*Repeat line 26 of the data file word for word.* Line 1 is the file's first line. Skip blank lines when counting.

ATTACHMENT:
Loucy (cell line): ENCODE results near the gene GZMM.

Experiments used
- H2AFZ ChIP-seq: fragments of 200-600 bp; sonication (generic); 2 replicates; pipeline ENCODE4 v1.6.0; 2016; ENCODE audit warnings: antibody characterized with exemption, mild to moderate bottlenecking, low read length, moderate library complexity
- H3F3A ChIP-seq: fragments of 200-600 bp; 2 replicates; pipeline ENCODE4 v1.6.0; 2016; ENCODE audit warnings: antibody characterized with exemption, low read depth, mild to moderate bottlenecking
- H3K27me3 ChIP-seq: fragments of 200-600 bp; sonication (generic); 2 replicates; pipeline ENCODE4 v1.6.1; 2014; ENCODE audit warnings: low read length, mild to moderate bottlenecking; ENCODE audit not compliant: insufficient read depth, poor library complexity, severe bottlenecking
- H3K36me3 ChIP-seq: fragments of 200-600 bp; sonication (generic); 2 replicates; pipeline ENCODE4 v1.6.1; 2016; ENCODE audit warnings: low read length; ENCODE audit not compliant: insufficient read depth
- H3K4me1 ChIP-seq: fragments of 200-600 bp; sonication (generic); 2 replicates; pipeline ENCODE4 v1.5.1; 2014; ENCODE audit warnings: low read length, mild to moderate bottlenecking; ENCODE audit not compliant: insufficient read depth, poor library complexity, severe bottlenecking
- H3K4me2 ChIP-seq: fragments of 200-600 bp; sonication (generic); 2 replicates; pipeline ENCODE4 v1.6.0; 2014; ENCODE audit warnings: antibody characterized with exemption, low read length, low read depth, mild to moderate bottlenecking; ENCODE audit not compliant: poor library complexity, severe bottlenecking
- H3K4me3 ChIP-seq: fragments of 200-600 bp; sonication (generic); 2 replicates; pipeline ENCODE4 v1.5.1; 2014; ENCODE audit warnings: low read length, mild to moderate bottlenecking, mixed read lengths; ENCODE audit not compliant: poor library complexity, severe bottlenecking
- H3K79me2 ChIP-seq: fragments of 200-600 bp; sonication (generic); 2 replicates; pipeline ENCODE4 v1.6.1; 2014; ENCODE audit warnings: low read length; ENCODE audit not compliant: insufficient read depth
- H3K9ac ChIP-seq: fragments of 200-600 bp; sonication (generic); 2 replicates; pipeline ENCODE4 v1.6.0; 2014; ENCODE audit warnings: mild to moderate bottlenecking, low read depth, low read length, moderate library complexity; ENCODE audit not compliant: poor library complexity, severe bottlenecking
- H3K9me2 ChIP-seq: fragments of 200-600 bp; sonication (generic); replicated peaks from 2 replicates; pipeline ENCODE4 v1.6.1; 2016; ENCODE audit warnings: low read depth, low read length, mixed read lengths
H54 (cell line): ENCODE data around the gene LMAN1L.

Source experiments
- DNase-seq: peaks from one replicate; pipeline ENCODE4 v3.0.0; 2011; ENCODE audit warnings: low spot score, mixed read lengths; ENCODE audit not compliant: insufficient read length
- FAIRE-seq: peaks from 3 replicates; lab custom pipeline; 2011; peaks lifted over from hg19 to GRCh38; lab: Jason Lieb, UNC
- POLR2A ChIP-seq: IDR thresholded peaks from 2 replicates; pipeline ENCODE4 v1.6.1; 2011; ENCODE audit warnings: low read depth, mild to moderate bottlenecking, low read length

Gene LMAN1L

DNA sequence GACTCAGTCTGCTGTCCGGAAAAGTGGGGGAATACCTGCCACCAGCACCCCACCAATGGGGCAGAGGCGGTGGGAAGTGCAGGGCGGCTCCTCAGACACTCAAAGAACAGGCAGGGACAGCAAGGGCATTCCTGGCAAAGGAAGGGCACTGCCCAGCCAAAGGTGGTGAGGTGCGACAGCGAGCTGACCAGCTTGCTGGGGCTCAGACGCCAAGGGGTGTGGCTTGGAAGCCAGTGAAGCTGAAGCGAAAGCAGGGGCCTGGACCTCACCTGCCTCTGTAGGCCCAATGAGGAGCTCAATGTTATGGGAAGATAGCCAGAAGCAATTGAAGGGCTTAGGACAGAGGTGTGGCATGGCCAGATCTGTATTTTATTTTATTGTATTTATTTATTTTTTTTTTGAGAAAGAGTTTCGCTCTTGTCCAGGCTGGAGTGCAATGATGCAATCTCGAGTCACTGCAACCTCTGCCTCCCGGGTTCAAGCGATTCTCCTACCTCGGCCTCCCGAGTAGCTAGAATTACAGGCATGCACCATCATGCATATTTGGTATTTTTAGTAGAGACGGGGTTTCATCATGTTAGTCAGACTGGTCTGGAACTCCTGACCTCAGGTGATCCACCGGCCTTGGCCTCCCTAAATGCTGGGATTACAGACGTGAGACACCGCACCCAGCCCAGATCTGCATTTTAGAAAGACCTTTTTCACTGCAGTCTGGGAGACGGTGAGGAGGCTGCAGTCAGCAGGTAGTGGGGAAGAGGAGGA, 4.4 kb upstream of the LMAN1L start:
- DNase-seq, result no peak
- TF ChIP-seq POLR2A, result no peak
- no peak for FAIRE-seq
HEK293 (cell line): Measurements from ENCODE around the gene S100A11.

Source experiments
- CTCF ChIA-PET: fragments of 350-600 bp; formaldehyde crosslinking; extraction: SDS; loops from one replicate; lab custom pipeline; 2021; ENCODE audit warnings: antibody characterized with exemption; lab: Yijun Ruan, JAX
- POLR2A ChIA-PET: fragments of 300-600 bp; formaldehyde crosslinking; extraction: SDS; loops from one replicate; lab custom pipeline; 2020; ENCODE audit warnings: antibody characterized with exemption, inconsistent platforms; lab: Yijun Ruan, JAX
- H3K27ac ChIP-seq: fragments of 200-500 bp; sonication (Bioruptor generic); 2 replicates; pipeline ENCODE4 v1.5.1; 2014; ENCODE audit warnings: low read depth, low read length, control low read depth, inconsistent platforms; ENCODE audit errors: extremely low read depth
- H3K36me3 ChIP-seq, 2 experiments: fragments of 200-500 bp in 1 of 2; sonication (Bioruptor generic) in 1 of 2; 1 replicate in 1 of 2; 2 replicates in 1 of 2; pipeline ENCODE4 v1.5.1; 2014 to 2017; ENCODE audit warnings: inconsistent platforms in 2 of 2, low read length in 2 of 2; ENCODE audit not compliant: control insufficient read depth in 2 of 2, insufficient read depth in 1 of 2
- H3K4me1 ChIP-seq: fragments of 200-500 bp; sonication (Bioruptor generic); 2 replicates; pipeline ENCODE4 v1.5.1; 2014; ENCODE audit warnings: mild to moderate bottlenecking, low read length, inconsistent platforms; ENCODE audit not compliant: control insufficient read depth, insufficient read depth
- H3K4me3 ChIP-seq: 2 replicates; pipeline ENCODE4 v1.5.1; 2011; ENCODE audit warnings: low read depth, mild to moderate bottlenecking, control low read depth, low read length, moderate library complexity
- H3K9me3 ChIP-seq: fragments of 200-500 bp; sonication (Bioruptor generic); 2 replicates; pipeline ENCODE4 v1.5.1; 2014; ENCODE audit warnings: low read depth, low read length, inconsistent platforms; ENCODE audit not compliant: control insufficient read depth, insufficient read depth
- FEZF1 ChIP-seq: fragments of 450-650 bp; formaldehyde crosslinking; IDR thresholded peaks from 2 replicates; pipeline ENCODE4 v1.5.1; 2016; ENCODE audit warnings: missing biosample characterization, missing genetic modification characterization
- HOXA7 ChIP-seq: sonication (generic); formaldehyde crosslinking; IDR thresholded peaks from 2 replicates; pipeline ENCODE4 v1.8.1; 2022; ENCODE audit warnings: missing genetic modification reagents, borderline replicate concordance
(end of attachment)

- POLR2A ChIA-PET: fragments of 300-600 bp; formaldehyde crosslinking; extraction: SDS; loops from one replicate; lab custom pipeline; 2020; ENCODE audit warnings: antibody characterized with exemption, inconsistent platforms; lab: Yijun Ruan, JAX